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Interesting 3/16

1. Paid Sick Days Good For Business, Employees By LOUIS LISTA The Hartford Courant

Earlier this year, Gov. Dannel P. Malloy addressed the Connecticut Business and Industry Association and voiced his support for legislation requiring large businesses in Connecticut to provide employees with a few paid sick days a year. The CBIA, the state’s main business lobby, was up in arms. To hear them tell it, granting a few paid sick days a year is just too expensive for Connecticut’s employers.

As a successful business owner and CBIA member, that’s not how I see it. In my experience, providing a few paid sick days is smart business — not to mention vital to the health and economic well-being of my employees.

2. Wonkbook: The disaster we refuse to see coming By Ezra Klein

On Monday, the House Energy and Commerce Committee marked up Republican-backed legislation to bar the Environmental Protection Agency from regulating greenhouse gases. Democrats proposed a series of amendments that simply admitted the reality of global warming — they didn’t require regulation or a carbon tax. Just an admission of the state of the science. Rep. Diana DeGette’s amendment was particularly careful in its language: “’The scientific evidence is compelling’ that elevated concentrations of greenhouse gases resulting from anthropogenic emissions ‘are the root cause of recently observed climate change,’” it read.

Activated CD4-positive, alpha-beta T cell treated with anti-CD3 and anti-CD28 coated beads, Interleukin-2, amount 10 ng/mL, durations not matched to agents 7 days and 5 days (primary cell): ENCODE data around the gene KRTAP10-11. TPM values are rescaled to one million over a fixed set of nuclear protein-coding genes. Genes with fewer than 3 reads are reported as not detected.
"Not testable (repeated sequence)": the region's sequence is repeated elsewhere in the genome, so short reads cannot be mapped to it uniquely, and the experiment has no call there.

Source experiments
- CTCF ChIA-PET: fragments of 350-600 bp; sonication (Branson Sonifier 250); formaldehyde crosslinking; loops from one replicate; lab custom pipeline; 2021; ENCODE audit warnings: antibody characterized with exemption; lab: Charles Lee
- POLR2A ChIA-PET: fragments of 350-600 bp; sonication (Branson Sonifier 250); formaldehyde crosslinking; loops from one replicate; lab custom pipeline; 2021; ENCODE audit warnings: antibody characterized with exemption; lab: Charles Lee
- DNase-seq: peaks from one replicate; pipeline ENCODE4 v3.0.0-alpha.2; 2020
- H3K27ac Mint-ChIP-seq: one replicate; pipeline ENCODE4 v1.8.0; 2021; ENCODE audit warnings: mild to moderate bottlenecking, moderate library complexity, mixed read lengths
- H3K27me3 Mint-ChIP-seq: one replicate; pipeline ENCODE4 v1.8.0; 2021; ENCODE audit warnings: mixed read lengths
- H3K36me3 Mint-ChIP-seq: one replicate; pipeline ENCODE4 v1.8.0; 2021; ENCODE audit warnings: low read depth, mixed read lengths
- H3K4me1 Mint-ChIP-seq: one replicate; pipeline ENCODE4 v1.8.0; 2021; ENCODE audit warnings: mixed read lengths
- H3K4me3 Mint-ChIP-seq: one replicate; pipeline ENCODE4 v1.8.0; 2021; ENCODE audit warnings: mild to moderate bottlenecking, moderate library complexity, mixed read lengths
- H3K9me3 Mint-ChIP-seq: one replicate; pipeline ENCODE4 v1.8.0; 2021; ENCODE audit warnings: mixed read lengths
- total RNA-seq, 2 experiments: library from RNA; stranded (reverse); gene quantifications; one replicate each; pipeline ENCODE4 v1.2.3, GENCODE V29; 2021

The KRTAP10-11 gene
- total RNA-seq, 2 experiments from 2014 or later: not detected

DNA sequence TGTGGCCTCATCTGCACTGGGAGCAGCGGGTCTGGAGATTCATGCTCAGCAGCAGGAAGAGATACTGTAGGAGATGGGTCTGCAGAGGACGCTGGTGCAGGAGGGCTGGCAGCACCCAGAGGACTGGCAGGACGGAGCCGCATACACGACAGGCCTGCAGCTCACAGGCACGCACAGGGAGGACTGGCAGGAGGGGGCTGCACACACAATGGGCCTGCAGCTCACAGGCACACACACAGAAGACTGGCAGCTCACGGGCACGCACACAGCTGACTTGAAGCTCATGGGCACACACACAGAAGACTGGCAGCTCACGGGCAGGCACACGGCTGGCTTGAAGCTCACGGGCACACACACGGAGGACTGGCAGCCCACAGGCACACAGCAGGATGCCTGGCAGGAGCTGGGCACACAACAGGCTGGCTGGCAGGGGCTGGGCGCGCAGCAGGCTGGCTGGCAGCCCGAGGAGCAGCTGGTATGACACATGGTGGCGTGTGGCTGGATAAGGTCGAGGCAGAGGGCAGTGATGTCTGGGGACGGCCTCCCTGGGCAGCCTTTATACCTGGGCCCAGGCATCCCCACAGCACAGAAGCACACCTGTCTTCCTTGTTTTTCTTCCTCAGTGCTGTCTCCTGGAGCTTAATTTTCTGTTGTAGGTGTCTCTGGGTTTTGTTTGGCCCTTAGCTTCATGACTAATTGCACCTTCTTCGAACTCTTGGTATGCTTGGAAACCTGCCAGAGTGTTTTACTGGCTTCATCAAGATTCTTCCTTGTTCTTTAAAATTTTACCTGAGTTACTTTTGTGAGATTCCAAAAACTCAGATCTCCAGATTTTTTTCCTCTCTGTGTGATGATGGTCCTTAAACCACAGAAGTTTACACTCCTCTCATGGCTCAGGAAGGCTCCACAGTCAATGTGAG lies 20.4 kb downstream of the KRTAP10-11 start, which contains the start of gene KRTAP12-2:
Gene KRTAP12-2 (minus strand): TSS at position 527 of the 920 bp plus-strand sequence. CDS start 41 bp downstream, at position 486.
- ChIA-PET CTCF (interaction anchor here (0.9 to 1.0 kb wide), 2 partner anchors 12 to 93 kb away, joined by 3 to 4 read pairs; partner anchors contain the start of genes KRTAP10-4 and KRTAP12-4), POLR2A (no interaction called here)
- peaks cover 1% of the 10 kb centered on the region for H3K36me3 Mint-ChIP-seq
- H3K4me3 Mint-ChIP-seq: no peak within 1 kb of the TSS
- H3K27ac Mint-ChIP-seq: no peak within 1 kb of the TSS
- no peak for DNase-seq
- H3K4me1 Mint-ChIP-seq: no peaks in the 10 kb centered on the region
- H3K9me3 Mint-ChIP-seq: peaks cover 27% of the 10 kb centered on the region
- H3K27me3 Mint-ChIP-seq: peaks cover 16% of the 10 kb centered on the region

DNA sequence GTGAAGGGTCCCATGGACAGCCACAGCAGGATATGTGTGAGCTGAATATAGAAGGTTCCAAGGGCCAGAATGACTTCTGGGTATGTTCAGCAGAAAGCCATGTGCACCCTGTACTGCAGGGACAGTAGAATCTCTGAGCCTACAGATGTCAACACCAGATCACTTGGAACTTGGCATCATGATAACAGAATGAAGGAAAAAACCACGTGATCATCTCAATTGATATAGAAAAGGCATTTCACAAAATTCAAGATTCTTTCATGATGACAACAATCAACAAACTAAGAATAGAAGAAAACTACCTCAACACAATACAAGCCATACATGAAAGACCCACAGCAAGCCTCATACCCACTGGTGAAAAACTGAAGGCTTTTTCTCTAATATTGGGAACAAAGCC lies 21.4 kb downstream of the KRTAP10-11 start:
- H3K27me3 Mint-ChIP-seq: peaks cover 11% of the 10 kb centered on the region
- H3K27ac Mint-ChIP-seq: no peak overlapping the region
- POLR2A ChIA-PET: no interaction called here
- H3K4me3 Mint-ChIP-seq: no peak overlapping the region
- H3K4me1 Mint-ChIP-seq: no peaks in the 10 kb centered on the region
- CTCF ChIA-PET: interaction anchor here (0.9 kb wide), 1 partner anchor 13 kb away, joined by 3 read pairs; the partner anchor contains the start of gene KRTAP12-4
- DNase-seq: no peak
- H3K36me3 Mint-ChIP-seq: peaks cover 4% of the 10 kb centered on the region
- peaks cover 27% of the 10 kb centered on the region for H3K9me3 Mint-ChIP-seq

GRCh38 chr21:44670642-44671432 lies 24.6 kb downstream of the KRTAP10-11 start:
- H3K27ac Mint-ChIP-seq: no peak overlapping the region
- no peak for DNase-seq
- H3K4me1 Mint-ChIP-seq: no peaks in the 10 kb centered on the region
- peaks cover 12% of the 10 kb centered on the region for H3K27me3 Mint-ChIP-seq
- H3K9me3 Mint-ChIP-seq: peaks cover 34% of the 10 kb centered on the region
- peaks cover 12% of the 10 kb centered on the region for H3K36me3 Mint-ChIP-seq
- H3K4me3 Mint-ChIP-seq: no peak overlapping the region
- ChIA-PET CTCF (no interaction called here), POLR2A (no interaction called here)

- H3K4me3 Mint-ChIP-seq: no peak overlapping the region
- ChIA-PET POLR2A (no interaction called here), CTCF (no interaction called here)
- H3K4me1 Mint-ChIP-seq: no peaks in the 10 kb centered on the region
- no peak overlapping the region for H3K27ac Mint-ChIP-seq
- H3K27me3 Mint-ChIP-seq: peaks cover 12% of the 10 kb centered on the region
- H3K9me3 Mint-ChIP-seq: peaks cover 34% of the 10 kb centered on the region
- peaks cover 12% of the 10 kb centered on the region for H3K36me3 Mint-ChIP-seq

Not one of the 31 Republicans on the committee voted for it, or any of the amendments. Not one. Confronted by one of the most significant threats our planet faces, the 31 House Republicans charged with coordinating America’s response refused to even admit the underlying facts. “I would say it’s not settled,” said Rep. Joe Barton.

3. Hidden workforce challenges domestic economic recovery

Overshadowing the nation’s economic recovery is not only the number of Americans who have lost their jobs, but also those who have stopped looking for new ones. These workers are not counted in the Labor Department’s monthly unemployment rate, yet they say they are willing to work. Since the recession began, their numbers have grown by 30 percent, to more than 6.4 million, amounting to a hidden labor force that could stymie the turnaround.

Adding these workers to February’s jobless rate pushes it up to 10.5 percent, well above the more commonly cited 8.9 percent rate. An even broader measure of unemployment, which includes people forced to work part time, stands at nearly 16 percent.